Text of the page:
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Putting Behavioral Health to Bed

A new behavioral health hospital will by ready in the fall of 2018

An architectural rendering of the new behavioral health hospital, to open in 2018.
  • An architectural rendering of the new behavioral health hospital, to open in 2018.

If a changing skyline signifies a thriving city, then count Spokane as flourishing.

One of its most unheralded — yet greatly needed — projects is rising quickly at the corner of Fifth and Browne, beneath Providence Sacred Heart Medical Center's main campus. That is the site of Providence Health Care and UHS/Fairfax Behavioral Health's new behavioral health hospital serving Eastern Washington.

Ground was broken in May 2017, and the hospital will be ready for patients in the fall of 2018.

A shot in the arm is what behavioral health care in Spokane and Eastern Washington needs. While behavioral health concerns appear on the rise, the need for care is nothing new; rather, it's the lack of resources that have kept people from getting that care.

"There's a lack of access to behavioral health services in Spokane, so many individuals are not able to get the care they need," says Providence Health and Services External Communications Director Liz DeRuyter. Currently, Sacred Heart Medical Center and Children's Hospital currently have the only beds in Eastern Washington for acute inpatient hospitalization, but the new hospital confirms the need for more resources.

"We are not 'seeing' more patients, because we are at capacity all the time," says DeRuyter. Full capacity at both Providence Sacred Heart Medical Center and Children's Hospital results in shortages in both outpatient and inpatient services. "Individuals needing acute hospital inpatient services have to wait longer to be admitted."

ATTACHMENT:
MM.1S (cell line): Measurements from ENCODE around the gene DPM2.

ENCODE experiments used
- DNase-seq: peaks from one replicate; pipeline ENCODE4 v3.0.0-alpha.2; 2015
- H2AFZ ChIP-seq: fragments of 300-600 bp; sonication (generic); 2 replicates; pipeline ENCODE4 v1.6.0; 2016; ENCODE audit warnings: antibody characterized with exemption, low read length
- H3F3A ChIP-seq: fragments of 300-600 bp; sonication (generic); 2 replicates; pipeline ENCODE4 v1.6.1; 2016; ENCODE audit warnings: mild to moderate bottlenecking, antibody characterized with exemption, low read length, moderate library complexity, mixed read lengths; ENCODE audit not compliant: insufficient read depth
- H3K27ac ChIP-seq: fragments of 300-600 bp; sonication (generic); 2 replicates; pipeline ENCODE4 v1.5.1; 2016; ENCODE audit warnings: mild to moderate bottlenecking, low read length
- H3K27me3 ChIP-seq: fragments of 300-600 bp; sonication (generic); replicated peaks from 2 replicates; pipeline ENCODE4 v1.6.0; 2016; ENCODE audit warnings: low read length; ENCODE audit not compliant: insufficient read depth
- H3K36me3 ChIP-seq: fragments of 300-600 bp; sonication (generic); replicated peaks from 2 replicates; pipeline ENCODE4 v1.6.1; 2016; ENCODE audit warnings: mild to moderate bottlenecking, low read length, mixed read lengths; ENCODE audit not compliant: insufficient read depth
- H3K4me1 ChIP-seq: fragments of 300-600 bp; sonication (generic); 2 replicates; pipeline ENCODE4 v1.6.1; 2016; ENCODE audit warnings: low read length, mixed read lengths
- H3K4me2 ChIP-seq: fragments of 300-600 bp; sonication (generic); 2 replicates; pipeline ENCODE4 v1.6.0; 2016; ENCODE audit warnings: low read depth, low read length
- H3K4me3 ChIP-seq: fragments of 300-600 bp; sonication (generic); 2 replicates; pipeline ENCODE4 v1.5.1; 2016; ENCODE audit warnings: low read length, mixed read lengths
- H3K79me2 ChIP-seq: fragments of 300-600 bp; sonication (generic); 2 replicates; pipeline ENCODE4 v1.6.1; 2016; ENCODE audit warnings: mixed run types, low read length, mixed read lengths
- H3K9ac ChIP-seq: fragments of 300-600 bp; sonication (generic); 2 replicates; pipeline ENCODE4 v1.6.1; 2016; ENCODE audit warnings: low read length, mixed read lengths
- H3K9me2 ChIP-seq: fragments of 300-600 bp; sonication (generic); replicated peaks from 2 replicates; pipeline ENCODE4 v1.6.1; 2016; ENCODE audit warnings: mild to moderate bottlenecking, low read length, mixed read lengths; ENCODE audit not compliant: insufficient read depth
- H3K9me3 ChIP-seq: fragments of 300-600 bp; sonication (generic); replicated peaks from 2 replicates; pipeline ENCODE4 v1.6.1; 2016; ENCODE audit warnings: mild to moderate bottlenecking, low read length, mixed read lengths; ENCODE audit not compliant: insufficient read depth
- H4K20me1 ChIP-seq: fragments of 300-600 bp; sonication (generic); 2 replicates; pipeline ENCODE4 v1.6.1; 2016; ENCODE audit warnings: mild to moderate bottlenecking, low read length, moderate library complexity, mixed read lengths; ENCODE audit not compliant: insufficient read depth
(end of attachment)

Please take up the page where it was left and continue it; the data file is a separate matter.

The new behavioral health hospital will help improve access to acute inpatient hospital care, but won't solve the problem. A national shortage of providers treating behavioral health issues, as well as inadequate community outpatient and transitional services, are part of the mix.

While facilities such as Eastern State Hospital provide care to patients who require long-term therapy, short-term inpatient hospital care for behavioral health patients is the care needed for patients with acute behavioral health issues, usually consisting of stabilization with an average length of stay less than 10 days.

When the construction is complete, there will be double the inpatient beds available, and a new source of hope for those in need.


BY THE NUMBERS

72 acute inpatient beds currently

144 acute inpatient beds in fall of 2018

180 The number of first- and second-year medical school students enrolled at the University of Washington School of Medicine at Gonzaga University and Washington State University's Elson S. Floyd College of Medicine in Spokane in the fall of 2017.